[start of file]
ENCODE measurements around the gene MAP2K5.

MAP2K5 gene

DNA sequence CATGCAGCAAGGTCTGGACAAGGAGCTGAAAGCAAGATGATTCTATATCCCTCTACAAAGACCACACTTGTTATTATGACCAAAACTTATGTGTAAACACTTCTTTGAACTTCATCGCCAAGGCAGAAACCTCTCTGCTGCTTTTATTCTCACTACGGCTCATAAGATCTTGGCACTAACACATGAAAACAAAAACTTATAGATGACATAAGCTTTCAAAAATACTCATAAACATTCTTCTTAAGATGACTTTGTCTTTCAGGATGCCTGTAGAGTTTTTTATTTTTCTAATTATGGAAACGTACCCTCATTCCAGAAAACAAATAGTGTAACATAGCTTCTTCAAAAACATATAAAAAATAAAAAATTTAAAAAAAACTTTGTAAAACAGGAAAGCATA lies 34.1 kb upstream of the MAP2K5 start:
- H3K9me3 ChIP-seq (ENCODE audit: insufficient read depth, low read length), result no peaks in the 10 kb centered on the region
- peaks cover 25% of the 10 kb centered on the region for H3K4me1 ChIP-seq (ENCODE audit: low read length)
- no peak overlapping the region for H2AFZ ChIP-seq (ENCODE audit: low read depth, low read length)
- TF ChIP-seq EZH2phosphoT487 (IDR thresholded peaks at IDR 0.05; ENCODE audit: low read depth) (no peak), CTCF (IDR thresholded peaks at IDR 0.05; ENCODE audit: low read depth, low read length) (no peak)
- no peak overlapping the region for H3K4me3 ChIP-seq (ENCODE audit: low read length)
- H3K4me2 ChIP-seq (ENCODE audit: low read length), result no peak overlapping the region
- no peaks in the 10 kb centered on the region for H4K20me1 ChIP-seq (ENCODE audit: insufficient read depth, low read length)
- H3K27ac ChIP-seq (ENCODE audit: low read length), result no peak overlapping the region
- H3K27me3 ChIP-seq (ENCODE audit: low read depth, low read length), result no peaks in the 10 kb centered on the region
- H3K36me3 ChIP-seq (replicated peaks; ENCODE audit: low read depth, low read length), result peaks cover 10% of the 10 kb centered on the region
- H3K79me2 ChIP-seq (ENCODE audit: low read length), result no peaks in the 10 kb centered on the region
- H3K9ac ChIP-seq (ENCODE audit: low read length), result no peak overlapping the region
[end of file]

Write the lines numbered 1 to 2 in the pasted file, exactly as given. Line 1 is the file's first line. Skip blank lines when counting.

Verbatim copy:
ENCODE measurements around the gene MAP2K5.

MAP2K5 gene